The Poison Prevention Packaging Act of 1970 (“PPPA”), 15 U.S.C. 1471-1476, gives the Commission authority to establish standards for the “special packaging” of household substances, such as drugs, when child-resistant (“CR”) packaging is necessary to protect children from serious personal injury or illness due to the substance and the special packaging is technically feasible, practicable, and appropriate for such substance. Accordingly, CPSC regulations require that oral prescription drugs be in CR packaging. 16 CFR 1700.14(a)(10). The powder forms of cholestyramine and colestipol, two drugs that are chemically similar to colesevelam hydrochloride and sevelamer carbonate, currently are exempt from CR packaging. Id.1700.14(a)(10)(v) and (xv).
CPSC regulations allow companies to petition the Commission for exemption from CR requirements. 16 CFR part 1702. Among the possible grounds for granting an exemption are that the degree or nature of the hazard that the substance poses to children is such that special packaging is not required to protect children against serious personal injury or serious illness (16 CFR 1702.17).
2. The Products for Which Exemptions Are Sought ↑
a. Welchol® (Colesevelam Hydrochloride) ↑
On February 24, 2009, Daiichi Sankyo, Inc. (“Daiichi”) petitioned the Commission to exempt the powdered form of colesevelam hydrochloride, which it markets as Welchol®, from the special packaging requirements for oral prescription drugs. The petitioner stated that the exemption is justified because of lack of toxicity and lack of adverse human experience with the drug. Welchol® has been marketed in tablet form and dispensed in CR packaging. On October 2, 2009, the U.S. Food and Drug Administration (“FDA”) approved a new powder formulation of the drug. The petition requested an exemption only for the powder dosage form of Welchol®. Tablets would continue to be in CR packaging.
Welchol® (colesevelam hydrochloride) is a bile acid sequestrant indicated as an adjunct to: (1) Reduce elevated low-density lipoprotein cholesterol (LDL-C) levels; and (2) improve glycemic control in adults with type 2 diabetes mellitus. The new dosage form of Welchol® provides 1.875 g or 3.75 g of the powdered drug in unit dose packages to be mixed with water and taken orally as a suspension. (A unit dose package of Welchol® or Renvela® is a pouch that contains an individual dose.)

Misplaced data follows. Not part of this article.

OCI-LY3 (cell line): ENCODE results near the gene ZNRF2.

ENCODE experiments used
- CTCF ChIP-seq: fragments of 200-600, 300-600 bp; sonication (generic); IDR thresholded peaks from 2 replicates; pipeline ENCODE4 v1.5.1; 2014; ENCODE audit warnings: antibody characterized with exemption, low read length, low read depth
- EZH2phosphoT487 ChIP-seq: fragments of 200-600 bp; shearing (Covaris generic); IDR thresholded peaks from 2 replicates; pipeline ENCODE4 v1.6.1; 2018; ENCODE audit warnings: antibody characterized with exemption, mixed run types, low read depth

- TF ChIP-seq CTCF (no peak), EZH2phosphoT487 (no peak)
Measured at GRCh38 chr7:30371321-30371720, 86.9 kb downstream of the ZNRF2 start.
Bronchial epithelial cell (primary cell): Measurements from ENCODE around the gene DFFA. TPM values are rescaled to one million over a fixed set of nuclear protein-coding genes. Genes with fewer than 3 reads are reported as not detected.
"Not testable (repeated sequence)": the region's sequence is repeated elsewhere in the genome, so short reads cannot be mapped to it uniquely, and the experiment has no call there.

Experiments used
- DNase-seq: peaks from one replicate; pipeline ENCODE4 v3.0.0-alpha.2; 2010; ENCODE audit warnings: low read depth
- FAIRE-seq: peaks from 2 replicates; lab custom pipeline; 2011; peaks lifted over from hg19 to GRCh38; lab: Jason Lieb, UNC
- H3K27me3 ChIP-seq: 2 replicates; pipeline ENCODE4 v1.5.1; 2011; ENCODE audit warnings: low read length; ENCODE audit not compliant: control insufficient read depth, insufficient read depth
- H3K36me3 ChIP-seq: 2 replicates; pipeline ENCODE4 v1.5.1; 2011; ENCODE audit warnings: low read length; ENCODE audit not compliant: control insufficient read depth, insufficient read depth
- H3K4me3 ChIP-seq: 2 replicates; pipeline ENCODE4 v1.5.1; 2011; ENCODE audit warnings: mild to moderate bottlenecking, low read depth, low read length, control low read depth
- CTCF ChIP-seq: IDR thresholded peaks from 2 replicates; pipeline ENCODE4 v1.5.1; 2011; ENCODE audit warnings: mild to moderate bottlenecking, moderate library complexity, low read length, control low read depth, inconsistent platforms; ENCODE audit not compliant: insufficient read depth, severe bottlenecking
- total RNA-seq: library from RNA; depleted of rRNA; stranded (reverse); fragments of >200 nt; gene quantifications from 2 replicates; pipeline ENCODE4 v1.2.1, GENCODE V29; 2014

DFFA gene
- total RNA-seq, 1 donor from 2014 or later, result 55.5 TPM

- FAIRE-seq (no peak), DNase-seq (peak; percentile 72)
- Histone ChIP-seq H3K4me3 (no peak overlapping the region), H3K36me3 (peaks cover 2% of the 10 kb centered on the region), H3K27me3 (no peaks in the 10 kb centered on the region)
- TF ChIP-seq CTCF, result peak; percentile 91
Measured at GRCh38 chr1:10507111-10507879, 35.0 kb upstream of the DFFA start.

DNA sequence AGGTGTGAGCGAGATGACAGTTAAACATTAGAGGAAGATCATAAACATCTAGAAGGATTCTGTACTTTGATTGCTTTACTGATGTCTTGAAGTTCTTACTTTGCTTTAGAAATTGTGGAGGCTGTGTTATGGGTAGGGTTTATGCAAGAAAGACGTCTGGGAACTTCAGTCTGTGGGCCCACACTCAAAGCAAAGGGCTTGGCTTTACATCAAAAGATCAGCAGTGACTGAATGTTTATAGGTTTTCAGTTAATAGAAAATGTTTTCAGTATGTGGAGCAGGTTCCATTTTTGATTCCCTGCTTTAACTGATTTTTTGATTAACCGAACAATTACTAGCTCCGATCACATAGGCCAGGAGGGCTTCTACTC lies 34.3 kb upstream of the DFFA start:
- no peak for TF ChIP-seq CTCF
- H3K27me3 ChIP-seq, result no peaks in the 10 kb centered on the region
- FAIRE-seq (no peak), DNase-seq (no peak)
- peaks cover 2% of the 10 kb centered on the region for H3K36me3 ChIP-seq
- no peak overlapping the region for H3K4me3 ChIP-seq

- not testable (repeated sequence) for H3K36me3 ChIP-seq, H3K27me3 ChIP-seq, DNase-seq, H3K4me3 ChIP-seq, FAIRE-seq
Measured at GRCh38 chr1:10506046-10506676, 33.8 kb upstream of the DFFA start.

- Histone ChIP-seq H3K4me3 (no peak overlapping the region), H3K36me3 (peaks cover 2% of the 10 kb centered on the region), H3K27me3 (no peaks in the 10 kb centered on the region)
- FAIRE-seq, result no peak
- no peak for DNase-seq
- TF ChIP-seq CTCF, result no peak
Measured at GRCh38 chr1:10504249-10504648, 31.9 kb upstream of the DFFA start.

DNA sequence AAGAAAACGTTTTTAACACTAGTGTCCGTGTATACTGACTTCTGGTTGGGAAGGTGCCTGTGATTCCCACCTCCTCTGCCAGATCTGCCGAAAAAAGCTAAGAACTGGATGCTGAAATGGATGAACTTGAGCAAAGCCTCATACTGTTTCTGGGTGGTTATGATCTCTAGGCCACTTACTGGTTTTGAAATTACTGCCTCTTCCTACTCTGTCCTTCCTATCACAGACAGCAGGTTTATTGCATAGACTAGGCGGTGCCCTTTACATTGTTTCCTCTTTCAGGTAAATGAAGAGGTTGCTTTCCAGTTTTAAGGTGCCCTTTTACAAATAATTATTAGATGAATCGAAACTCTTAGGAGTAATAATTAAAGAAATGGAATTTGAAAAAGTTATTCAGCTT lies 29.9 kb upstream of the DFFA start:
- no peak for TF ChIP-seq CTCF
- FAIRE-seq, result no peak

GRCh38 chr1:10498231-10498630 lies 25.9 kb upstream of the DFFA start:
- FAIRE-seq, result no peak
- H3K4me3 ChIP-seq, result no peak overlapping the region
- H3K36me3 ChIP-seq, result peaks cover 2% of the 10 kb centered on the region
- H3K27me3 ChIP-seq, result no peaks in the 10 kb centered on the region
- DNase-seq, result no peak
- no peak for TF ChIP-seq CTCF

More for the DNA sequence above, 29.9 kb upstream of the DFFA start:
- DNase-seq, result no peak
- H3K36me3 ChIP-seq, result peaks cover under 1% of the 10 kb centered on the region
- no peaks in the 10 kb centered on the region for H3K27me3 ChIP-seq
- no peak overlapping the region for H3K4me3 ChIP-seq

b. Renvela® (Sevelamer Carbonate) ↑
On March 6, 2009, Genzyme Corporation (“Genzyme”) petitioned the Commission to exempt the powdered form of sevelamer carbonate, which it markets as Renvela®, from the special packaging requirements for oral prescription drugs. The petitioner stated that the exemption is justified because of lack of toxicity and lack of adverse human experience with the drug.
Renvela,® sevelamer carbonate, is a phosphate binder indicated for the control of serum phosphorus in patients with chronic kidney disease on dialysis. The tablets are marketed with a pill crusher for patients who have trouble swallowing the tablets. The company reformulated Renvela® as a powder to be taken as an oral suspension and received approval from FDA for this powder formulation on August 12, 2009. The new dosage form of Renvela® provides either 0.8 g or 2.4 g of Renvela® powder in unit dose packages to be mixed with 2 ounces of water.
B. Toxicity and Human Experience Data ↑
Welchol® and Renvela® have similar chemical structures, biological properties, and powder formulations. Therefore, we are considering the two petitions together, and staff reviewed related toxicity data together. CPSC staff found that colesevelam hydrochloride and sevelamer carbonate are not absorbed from the gastrointestinal tract. This limits the systemic toxicity of the drugs.